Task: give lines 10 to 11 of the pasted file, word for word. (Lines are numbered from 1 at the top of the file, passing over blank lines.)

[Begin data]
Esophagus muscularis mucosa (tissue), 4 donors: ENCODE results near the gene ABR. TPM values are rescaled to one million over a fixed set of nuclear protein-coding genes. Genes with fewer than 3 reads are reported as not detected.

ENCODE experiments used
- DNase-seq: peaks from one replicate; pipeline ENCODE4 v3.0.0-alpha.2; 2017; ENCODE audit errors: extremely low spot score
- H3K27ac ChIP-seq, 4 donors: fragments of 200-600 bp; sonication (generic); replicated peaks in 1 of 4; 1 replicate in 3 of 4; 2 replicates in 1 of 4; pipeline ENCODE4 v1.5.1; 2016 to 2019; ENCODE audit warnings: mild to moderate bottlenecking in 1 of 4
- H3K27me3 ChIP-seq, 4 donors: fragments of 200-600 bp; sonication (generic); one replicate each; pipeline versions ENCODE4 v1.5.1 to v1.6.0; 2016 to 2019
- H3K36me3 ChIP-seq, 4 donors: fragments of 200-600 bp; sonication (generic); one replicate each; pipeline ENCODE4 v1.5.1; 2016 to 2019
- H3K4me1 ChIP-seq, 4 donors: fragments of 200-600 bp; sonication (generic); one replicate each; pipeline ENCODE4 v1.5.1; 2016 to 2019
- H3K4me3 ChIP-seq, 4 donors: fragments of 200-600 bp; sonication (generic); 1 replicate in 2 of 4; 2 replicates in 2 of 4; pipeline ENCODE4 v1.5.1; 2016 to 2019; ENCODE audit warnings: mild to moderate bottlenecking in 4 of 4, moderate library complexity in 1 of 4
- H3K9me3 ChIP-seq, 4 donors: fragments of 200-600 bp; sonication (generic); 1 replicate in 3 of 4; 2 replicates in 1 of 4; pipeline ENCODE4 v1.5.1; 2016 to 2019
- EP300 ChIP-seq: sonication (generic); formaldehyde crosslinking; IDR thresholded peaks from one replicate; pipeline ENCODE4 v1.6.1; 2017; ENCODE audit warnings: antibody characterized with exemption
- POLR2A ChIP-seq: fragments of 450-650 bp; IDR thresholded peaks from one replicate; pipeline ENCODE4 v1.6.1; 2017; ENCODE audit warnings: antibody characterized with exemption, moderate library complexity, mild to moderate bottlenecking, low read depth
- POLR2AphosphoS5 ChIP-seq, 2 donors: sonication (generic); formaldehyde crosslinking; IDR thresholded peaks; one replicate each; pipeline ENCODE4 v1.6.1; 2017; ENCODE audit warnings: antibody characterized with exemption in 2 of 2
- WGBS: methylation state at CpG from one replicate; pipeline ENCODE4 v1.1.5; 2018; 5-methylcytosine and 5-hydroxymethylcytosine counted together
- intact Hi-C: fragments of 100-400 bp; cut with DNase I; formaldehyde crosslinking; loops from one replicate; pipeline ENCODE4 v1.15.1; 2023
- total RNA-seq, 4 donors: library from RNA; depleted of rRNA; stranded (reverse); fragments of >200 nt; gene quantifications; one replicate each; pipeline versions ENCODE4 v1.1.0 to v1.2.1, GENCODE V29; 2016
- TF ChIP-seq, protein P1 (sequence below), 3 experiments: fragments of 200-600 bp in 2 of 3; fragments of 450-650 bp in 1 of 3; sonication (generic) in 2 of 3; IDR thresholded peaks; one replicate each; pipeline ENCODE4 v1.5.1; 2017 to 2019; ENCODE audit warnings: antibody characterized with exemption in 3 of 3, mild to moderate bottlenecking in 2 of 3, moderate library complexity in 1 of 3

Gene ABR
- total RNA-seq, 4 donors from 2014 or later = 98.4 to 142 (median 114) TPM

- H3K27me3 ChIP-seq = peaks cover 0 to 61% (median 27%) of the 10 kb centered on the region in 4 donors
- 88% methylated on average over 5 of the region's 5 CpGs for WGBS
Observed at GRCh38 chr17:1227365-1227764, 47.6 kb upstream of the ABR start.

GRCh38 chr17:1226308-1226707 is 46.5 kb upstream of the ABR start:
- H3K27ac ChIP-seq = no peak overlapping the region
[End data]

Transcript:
- EP300 ChIP-seq: sonication (generic); formaldehyde crosslinking; IDR thresholded peaks from one replicate; pipeline ENCODE4 v1.6.1; 2017; ENCODE audit warnings: antibody characterized with exemption
- POLR2A ChIP-seq: fragments of 450-650 bp; IDR thresholded peaks from one replicate; pipeline ENCODE4 v1.6.1; 2017; ENCODE audit warnings: antibody characterized with exemption, moderate library complexity, mild to moderate bottlenecking, low read depth